How to change the color of leather or vinyl, even dark to light, with leather paint?

Leather paints are the best approach for changing the color of leather or vinyl, because they will completely cover the original color and can even be used to lighten. With leather dyes, the original color will influence the final result, and they cannot be used to lighten. Dyes may still sunfade or backstain clothing and require an additional sealer. Dyes only work on leather and not on vinyl. Balms are pigmented creams and cannot be used to change color.

Using a paint / coating to change color may require periodic touch-up and result in more maintenance than simply matching and restoring the original color. Absorbent aniline or semi-aniline leather will wear better than non-absorbent leather and vinyl that repel water.

This video shows how to change color of an absorbent semi-aniline leather chaise using Rub ‘n Restore® leather paint:

  • 0:14 – Cleaning and prep
  • 0:36 – The Tape Test
  • 1:10 – Priming
  • 1:45 – Mixing a glaze
  • 3:02 – Testing color adhesion
  • 4:30 – 1st coat glaze
  • 5:59 – Discussion of quantity
  • 7:00 – 2nd coat color
  • 7:28 – Burnishing with a different color
  • 8:36 – Buffing or sealing
  • 9:53 – Before and after

This old video shows how to change a non-absorbent vinyl loveseat from dark green to a lighter tan with five coats of Rub ‘n Restore®:

  • 0:00 – Intro
  • 0:08 – Cleaning and prep
  • 0:48 – First coat of color
  • 1:36 – Second coat
  • 2:10 – Third coat
  • 2:36 – Fourth coat
  • 2:54 – Fifth coat
  • 3:12 – Final result

For the best results:

The following are not good candidates for a color change due to the potential maintenance:

  • changing from red / dark to white / pale;
  • worn, cracking, scaly or thinning leather;
  • furniture with lots of wrinkles, folds, deep creases (and therefore stress);
  • pieces that are heavily used or harshly cleaned (kids, dogs, chemicals);
  • car or boat upholstery (for these we suggest a heavier urethane coating);
  • bonded, faux or polyurethane (PU) ‘leather’ which repel all finishes (including their own).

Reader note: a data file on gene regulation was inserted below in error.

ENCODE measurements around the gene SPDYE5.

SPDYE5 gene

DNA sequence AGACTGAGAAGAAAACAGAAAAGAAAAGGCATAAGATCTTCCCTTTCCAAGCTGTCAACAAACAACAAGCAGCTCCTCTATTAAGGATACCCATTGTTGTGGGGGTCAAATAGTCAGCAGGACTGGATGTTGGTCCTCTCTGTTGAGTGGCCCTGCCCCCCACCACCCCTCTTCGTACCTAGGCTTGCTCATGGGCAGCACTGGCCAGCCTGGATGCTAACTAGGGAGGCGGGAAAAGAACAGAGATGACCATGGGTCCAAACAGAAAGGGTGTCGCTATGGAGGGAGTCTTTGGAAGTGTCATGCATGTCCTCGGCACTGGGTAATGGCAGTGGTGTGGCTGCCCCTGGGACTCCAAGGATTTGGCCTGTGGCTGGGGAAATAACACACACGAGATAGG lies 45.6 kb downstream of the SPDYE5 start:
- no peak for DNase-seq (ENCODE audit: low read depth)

Why is changing to white or off-white discouraged?

White (titanium) is a heavy mineral pigment. It doesn’t cover as well as medium tones like Clay, Taupe or Stone. This means you may use 2-3 times the normal quantity. The result will be a thicker, heavier and less flexible finish that may wear more easily and require more touch-up.

If you’re hell-bent on it, do a mix of equal parts Clay, special order Satin Sealer, and the desired color as a primer coat. The Clay will help cover, and the Satin Sealer will improve durability. Then work with a 2:1 up to 4:1 ratio of desired color and Satin Sealer for subsequent coats until coverage is achieved. Less is always more.

Here’s what wear and discoloration look like:

Touch-up is easy and mitigated by:

  • choosing a color that is analogous to the original color (i.e. nearby on the color wheel);
  • choosing a color with a similar value (light, medium or dark);
  • dabbing or stippling the color to create a marbled or distressed appearance so future wear will look natural and intended. 

Our products are water-based acrylic finishes (paints). Acrylics may be less durable than urethanes, but they also don’t feel plasticky, crack or flake, so stripping and sanding are not needed prior to touching up. Still, if you’re wanting to change the color of a boat or auto interior, you might consider a heavier urethane or aerosol.

Click here for more information about the different types of materials and the differences between dyes and finishes.

Change Color Match Color
More product neededLess product needed
More labor requiredLess labor involved
Touch-up likely and variesLittle to no touch-up
Available nowWait until sample received; our turnover is swift
May be as expensive as matching, depending on scope of projectMatching fee; 8 oz. order minimum for Advanced Custom Color
Discouraged for auto, RV, boat interiorsRecommended for auto, RV, boat upholstery, primary or secondary colors

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    • 16 oz ($70) would be plenty to transform and maintain if using tan or taupe. White may take a 16 oz and additional 8 oz ($48). 8 oz Clear ($21) is optional for the former and a good idea on the latter.